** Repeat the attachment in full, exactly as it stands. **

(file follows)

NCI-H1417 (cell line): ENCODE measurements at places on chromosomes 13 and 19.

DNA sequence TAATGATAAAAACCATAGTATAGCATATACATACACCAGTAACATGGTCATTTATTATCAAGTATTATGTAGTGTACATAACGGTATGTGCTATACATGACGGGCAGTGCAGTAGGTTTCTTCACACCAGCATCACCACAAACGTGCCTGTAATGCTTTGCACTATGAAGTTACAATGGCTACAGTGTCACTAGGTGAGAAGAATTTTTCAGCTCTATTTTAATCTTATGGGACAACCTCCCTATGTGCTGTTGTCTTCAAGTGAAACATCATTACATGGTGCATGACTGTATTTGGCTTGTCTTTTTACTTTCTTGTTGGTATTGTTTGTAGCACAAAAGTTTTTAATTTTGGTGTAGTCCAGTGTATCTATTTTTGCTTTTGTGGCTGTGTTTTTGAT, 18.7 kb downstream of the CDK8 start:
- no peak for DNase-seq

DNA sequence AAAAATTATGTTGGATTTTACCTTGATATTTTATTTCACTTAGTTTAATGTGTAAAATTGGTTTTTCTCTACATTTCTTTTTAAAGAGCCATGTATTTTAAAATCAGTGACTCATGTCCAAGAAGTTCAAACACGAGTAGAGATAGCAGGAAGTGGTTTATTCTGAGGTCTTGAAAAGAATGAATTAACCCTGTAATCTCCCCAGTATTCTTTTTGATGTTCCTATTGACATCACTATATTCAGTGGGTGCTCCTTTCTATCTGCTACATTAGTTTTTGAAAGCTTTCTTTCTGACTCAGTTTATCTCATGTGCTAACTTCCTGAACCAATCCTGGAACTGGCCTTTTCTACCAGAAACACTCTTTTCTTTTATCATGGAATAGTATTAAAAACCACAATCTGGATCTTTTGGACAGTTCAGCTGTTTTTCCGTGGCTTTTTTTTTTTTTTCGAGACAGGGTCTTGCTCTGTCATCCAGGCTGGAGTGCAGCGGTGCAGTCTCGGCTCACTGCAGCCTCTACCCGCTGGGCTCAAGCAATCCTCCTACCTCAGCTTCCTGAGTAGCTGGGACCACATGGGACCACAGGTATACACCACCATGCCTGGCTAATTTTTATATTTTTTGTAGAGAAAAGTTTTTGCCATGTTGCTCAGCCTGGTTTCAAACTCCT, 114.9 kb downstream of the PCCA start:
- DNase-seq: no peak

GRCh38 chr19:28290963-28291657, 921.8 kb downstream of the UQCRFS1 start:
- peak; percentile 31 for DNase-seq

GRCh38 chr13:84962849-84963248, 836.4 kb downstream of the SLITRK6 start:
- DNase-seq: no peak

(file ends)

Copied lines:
NCI-H1417 (cell line): ENCODE measurements at places on chromosomes 13 and 19.

DNA sequence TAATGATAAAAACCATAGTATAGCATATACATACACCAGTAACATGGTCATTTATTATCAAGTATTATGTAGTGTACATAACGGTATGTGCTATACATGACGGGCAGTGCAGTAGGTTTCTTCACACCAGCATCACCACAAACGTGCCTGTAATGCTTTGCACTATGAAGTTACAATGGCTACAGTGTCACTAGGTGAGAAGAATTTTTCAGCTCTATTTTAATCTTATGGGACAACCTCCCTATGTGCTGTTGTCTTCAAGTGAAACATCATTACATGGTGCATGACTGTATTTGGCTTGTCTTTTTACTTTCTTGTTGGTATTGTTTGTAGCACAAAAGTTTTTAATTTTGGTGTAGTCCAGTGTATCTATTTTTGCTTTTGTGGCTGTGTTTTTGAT, 18.7 kb downstream of the CDK8 start:
- no peak for DNase-seq

DNA sequence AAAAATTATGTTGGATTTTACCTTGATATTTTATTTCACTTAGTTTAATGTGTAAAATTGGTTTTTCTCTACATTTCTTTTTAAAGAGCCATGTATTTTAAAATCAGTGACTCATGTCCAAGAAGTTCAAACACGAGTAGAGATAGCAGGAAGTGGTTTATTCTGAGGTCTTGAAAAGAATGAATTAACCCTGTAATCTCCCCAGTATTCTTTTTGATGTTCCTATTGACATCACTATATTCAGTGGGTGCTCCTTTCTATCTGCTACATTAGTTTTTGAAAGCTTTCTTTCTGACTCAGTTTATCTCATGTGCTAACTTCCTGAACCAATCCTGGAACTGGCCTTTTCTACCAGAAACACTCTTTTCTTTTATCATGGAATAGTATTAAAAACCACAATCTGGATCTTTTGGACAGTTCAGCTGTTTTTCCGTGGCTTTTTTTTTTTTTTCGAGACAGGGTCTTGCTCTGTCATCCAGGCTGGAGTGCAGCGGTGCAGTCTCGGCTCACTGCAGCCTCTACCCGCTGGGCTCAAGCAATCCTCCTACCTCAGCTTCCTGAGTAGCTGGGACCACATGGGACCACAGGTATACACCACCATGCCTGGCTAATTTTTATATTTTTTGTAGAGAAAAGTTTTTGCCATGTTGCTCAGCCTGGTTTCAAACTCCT, 114.9 kb downstream of the PCCA start:
- DNase-seq: no peak

GRCh38 chr19:28290963-28291657, 921.8 kb downstream of the UQCRFS1 start:
- peak; percentile 31 for DNase-seq

GRCh38 chr13:84962849-84963248, 836.4 kb downstream of the SLITRK6 start:
- DNase-seq: no peak